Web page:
These are also proverbs of Solomon, which the men of Hezekiah king of Judah copied out.
2 It is the glory of God to conceal a thing: but the honour of kings is to search out a matter.
3 The heaven for height, and the earth for depth, and the heart of kings is unsearchable.
4 Take away the dross from the silver, and there shall come forth a vessel for the finer.
5 Take away the wicked from before the king, and his throne shall be established in righteousness.
6 Put not forth thyself in the presence of the king, and stand not in the place of great men:
7 For better it is that it be said unto thee, Come up hither; than that thou shouldest be put lower in the presence of the prince whom thine eyes have seen.
8 Go not forth hastily to strive, lest thou know not what to do in the end thereof, when thy neighbour hath put thee to shame.
9 Debate thy cause with thy neighbour himself; and discover not a secret to another:
10 Lest he that heareth it put thee to shame, and thine infamy turn not away.
11 A word fitly spoken is like apples of gold in pictures of silver.
12 As an earring of gold, and an ornament of fine gold, so is a wise reprover upon an obedient ear.
13 As the cold of snow in the time of harvest, so is a faithful messenger to them that send him: for he refresheth the soul of his masters.
14 Whoso boasteth himself of a false gift is like clouds and wind without rain.
15 By long forbearing is a prince persuaded, and a soft tongue breaketh the bone.
16 Hast thou found honey? eat so much as is sufficient for thee, lest thou be filled therewith, and vomit it.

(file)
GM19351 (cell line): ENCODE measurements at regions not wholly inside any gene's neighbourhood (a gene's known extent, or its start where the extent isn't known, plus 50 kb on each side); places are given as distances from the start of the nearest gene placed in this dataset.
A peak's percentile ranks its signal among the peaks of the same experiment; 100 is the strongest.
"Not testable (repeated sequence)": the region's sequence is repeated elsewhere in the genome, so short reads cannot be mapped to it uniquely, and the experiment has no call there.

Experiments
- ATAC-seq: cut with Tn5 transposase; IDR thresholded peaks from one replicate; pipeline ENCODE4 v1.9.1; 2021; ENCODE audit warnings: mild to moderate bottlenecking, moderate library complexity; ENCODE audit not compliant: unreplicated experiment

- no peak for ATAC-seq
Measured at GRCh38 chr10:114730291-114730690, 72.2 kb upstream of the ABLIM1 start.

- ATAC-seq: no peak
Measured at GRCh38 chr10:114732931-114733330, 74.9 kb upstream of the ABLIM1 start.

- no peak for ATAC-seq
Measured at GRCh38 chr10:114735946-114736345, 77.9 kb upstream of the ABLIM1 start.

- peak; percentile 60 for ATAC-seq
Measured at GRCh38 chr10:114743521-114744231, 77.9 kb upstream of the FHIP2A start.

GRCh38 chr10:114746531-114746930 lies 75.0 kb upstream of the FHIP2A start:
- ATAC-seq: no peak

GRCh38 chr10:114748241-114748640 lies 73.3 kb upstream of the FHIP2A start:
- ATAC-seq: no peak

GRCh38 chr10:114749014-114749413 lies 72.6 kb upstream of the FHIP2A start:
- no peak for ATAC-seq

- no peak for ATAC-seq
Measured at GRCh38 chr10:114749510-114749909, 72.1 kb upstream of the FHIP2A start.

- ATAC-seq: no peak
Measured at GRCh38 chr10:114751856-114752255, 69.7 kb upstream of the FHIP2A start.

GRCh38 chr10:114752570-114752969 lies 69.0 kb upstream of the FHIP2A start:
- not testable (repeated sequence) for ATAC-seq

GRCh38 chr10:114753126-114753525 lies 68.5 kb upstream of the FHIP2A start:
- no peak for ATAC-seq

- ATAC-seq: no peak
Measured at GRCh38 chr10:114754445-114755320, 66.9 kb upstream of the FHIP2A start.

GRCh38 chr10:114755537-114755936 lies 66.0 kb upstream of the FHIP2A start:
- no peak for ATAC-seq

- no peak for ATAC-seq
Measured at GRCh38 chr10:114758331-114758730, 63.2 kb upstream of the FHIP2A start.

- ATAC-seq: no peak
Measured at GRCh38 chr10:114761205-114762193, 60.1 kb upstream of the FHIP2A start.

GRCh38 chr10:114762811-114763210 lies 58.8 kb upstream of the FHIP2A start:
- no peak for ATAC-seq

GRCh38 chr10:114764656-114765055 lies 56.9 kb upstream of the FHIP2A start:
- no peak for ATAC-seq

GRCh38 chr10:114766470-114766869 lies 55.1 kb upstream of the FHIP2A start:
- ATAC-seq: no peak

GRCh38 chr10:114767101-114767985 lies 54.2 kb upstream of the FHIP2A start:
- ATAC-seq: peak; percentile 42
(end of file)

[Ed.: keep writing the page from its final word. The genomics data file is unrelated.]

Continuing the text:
17 Withdraw thy foot from thy neighbour's house; lest he be weary of thee, and so hate thee.
18 A man that beareth false witness against his neighbour is a maul, and a sword, and a sharp arrow.
19 Confidence in an unfaithful man in time of trouble is like a broken tooth, and a foot out of joint.
20 As he that taketh away a garment in cold weather, and as vinegar upon nitre, so is he that singeth songs to an heavy heart.
21 If thine enemy be hungry, give him bread to eat; and if he be thirsty, give him water to drink:
22 For thou shalt heap coals of fire upon his head, and the Lord shall reward thee.
23 The north wind driveth away rain: so doth an angry countenance a backbiting tongue.
24 It is better to dwell in the corner of the housetop, than with a brawling woman and in a wide house.
25 As cold waters to a thirsty soul, so is good news from a far country.
26 A righteous man falling down before the wicked is as a troubled fountain, and a corrupt spring.
27 It is not good to eat much honey: so for men to search their own glory is not glory.
28 He that hath no rule over his own spirit is like a city that is broken down, and without walls.
Public Domain KJV text from Wordproject.org
Recently I had a painful experience at church, the least likely of places. It was so painful that I became stuck in my religious experience. How could a Christian be so cold and callous, acting as an enemy rather than a friend?
“What would Jesus do?” King Solomon must have envisioned this question and in verse 21, he states, “If thine enemy be hungry, give him bread to eat, and if he be thirsty, give him water to drink. For thou shall heap coals of fire upon his head and the Lord shall reward thee.”
Someone once said that kindness is the best vengeance that a Christian can take against an enemy. So then heaping coals of fire on an opponent’s head must mean an act of love rather than of malice.
How did Jesus repond to malice with kindness? Here’s His secret. He knew that God was his defense. He knew that nothing could touch him except by the Lord’s permission.
Jesus offers wonderful counsel admonishing us not to retaliate against evil. “Revenge is mine, says the Lord. I will repay." Nothing can touch us except by our Lord’s permission and “All things work together for good to them that love God.”
Chaplain and Lifestyle Coach, Tennessee USA (as of this writing)